862.00/8–1345: Telegram

The United States Political Adviser for Germany (Murphy) to the Secretary of State

291. The political situation in Berlin is one we intend to follow closely, particularly since political activities have been permitted to develop more rapidly here and because of the effect they may have throughout Germany. We have not yet had an opportunity to make a thorough survey of leaders or opinion, but the following first impressions have been gained in conversations with our Military Government officers in Berlin and with certain Germans believed to have a responsible and objective point of view.

Before we and the British entered Berlin the Russians allegedly transferred to their sector the central offices of the four political parties which had emerged under their auspices. There is evidence that they have also tried to induce, with varying success, certain party leaders and administrative officials to reside in Russian sector of city.

So far the Russians seem to have been even more interested in assuring Communist control of Berlin municipal administration than in promoting Communism as a political party.34 Besides securing certain key appointments such as Deputy Lord Mayor and Heads of Education and Social Affairs Department, we note that Wilhelm Pieck, KPD chief, heads the Berlin personnel office, thus enabling him to pass on all municipal appointments. Many mayors or deputy [Page 1039] mayors for various sections of Berlin are also Communists, thus providing Russians with continuing source of information and control even in American and British sectors of city. Our Military Government reports that these individuals do not hesitate to bring all possible pressure to bear on their non-Communist colleagues. Through an apparent Russian inadvertance we recently obtained copy of letter from Pieck to local Russian military commander urging removal of Social Democrat Mayor of Neukölln,35 which is in American sector, and charging inter alia that he had developed too close relations with the Americans.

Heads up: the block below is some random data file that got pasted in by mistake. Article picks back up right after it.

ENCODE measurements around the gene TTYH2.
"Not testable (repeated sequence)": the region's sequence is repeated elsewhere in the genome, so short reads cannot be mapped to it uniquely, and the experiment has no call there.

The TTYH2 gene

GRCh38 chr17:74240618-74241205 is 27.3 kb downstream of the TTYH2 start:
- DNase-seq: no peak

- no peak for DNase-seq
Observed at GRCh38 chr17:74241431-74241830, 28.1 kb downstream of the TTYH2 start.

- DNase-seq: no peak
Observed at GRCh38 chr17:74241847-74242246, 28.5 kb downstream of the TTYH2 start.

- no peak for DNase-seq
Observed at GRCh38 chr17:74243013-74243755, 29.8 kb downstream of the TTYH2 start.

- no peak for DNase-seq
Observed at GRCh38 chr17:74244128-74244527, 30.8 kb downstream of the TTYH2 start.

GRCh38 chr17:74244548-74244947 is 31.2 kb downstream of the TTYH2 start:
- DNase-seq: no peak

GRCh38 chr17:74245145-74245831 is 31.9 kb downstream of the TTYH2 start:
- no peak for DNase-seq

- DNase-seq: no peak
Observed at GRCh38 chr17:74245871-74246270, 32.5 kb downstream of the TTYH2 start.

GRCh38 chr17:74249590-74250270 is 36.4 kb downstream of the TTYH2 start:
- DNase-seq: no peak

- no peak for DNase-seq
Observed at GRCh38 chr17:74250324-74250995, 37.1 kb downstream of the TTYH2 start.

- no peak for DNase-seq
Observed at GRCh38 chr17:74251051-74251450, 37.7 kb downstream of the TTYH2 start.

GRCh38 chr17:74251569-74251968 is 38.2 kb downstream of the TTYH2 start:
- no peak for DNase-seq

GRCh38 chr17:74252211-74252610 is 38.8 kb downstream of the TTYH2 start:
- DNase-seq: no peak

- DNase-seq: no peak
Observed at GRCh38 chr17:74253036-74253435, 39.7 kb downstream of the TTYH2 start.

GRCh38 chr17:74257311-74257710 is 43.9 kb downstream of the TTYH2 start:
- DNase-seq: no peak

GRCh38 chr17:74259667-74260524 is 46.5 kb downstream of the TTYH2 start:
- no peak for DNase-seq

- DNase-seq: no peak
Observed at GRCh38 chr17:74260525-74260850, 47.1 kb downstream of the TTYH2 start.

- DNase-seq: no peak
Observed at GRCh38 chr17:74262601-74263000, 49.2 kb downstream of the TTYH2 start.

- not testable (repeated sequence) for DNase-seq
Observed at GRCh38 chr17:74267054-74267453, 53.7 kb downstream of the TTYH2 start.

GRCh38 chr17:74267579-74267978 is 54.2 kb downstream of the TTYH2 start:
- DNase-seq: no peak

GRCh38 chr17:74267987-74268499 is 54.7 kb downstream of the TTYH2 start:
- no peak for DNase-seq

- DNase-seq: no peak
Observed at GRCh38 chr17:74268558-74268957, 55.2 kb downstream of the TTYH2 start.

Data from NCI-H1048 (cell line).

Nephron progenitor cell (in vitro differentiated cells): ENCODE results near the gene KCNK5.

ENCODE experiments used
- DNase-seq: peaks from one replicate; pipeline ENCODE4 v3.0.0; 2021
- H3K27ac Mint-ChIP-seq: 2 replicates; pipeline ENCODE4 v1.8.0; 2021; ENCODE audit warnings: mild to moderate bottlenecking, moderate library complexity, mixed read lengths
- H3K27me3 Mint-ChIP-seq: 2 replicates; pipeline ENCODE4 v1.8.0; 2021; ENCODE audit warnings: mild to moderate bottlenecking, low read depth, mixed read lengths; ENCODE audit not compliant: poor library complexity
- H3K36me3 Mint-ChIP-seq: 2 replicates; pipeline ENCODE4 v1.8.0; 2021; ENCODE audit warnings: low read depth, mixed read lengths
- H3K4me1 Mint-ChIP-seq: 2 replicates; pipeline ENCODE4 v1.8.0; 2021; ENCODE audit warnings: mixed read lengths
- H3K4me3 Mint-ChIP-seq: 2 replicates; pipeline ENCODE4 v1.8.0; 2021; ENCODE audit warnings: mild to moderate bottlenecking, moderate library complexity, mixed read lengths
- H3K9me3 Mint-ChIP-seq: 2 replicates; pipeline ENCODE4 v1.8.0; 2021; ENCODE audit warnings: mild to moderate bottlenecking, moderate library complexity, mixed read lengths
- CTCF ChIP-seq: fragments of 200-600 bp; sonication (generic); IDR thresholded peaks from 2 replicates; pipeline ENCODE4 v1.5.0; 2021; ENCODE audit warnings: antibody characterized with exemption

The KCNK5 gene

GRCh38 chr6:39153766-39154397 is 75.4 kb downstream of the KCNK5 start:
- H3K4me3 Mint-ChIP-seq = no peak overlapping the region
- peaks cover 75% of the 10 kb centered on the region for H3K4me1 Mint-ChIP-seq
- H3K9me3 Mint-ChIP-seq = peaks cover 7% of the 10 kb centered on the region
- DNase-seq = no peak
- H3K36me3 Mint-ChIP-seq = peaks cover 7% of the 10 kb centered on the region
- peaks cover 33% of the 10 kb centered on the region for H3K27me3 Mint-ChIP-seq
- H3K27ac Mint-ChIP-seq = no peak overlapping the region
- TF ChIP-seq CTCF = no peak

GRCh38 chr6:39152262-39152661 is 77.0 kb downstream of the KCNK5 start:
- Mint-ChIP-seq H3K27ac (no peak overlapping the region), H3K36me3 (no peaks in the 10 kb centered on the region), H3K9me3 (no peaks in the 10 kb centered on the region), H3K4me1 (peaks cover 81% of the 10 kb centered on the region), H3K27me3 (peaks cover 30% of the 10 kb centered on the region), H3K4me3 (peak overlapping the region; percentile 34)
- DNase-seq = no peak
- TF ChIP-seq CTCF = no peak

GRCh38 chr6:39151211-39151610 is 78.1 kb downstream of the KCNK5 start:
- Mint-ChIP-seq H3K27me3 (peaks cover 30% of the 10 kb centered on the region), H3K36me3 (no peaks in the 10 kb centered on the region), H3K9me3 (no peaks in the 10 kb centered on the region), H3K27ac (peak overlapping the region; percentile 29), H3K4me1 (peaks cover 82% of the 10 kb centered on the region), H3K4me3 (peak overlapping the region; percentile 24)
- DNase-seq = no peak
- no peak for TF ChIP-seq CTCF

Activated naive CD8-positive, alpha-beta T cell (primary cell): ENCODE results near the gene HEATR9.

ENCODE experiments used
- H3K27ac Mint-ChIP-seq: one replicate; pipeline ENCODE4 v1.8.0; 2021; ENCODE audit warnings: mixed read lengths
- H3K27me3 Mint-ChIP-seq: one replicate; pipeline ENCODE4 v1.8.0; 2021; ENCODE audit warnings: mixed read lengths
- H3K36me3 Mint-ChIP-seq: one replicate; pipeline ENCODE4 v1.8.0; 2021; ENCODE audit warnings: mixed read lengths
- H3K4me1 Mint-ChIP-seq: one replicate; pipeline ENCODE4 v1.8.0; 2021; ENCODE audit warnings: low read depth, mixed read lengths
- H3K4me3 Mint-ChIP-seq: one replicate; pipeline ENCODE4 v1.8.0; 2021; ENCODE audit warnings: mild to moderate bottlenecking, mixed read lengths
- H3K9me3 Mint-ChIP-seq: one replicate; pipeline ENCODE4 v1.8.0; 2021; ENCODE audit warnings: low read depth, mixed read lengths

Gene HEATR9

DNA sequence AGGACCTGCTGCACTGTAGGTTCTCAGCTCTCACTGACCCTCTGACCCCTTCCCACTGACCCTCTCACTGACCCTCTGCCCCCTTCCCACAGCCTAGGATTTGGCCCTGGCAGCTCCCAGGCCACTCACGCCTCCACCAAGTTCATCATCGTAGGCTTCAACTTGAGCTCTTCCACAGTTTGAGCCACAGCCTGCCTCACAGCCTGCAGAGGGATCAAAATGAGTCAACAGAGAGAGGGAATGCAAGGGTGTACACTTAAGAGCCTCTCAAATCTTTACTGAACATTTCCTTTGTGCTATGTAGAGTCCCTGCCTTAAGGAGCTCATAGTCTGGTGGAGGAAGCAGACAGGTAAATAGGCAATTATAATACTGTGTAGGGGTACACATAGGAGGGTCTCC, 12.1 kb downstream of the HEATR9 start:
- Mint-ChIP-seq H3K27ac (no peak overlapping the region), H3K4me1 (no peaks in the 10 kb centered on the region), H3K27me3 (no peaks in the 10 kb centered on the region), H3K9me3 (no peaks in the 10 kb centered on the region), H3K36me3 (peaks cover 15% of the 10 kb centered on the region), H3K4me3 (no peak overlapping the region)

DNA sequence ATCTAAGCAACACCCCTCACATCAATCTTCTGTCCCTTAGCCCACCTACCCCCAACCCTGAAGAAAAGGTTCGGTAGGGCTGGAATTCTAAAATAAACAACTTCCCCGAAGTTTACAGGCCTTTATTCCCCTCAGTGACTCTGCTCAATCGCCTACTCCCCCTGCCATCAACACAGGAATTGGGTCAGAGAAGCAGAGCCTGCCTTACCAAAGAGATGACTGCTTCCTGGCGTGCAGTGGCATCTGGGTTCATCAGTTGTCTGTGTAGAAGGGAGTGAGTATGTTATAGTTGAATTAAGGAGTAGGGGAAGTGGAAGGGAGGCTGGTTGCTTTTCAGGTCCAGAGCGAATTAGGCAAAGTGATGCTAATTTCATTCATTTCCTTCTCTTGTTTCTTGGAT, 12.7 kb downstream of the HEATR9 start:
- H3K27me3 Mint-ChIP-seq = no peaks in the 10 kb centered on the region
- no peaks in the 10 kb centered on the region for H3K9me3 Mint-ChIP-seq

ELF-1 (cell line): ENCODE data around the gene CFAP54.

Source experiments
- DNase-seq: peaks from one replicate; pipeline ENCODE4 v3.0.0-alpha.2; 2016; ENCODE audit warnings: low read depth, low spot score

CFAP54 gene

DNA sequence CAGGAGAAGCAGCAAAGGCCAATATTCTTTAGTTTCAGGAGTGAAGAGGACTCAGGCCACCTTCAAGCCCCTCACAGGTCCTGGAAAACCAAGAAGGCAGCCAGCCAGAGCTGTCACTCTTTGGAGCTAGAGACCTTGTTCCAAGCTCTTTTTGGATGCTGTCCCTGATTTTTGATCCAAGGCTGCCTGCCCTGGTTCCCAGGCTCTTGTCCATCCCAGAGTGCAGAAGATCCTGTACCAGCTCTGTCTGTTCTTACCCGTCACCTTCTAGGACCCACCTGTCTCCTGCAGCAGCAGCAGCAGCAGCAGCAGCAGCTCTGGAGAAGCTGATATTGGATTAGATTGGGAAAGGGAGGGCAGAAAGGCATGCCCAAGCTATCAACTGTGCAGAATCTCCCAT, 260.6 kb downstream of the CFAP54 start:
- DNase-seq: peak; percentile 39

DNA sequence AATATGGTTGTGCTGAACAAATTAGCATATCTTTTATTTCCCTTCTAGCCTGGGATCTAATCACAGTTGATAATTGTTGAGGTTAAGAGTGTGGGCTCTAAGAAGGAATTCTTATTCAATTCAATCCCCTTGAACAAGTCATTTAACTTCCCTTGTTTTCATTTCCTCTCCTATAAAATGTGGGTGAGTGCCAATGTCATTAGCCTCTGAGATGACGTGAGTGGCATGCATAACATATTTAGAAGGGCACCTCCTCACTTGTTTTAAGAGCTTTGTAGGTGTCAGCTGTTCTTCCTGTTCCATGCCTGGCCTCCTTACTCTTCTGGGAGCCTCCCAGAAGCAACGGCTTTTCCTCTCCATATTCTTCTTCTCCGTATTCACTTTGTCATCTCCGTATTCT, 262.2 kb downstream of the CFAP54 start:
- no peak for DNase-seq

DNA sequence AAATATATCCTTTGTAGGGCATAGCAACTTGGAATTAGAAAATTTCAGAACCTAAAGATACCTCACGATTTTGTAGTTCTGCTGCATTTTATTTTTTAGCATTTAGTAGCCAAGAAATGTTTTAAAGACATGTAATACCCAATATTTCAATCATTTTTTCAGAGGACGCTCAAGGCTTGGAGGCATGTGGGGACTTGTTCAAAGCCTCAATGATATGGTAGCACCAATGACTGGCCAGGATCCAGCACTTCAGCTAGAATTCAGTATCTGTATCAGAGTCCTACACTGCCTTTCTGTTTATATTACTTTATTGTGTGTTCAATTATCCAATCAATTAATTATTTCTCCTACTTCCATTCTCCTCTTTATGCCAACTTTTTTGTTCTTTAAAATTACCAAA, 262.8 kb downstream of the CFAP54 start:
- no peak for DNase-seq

In recent discussions for an advisory council for Greater Berlin, Russians have likewise endeavored to assure that this body will be Communist-weighted.

Leaders of Social Democrat Party and Christian Democratic Union (see my 278 of August 8, 8 p.m.) have impressed American contacts so far as relatively independent and democratic individuals. While Social Democrats are willing to cooperate with Communists in this new four-party bloc, they admit in confidence that they entertain real doubts as to long term possibilities of real cooperation. Actual present cooperation between the four parties seems best at top levels, and in particular it is said that old enmities and jealousies between the two workers parties still persist at lower levels, though to a lesser degree among the younger Social Democrat elements.

Social Democrats Berlin newspaper36 seems to be rather closely identified with present Communist party line. Apart from a certain affinity in social aims, this may be a manifestation of the close obligation to the Russians in matters of physical and material control under which all parties lie and which seems to be in part responsible for their nominal union in an anti-Fascist front which, based on experience in eastern and southeastern Europe, seems likely to result in considerable real control by the Communists.

Christian Liberal Union and Liberal Democrats seem relatively weak and inactive. Former is apparently made up of remnants of Center Party, which was never strong in Berlin, the Confessional Church37 and persons associated with July 20 plot.38 Liberal Democrats are composed of much the same elements and according to one source this party was developed under Russian auspices after Christian Liberals had shown too much independence and initiative. It also seems possible that Russians encouraged development of two center parties in order to weaken this sector of the political stage.

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It is noteworthy that Communists are said to be enlisting many small Nazis in same way that Nazi SA39 won support in 1932 from former Communists.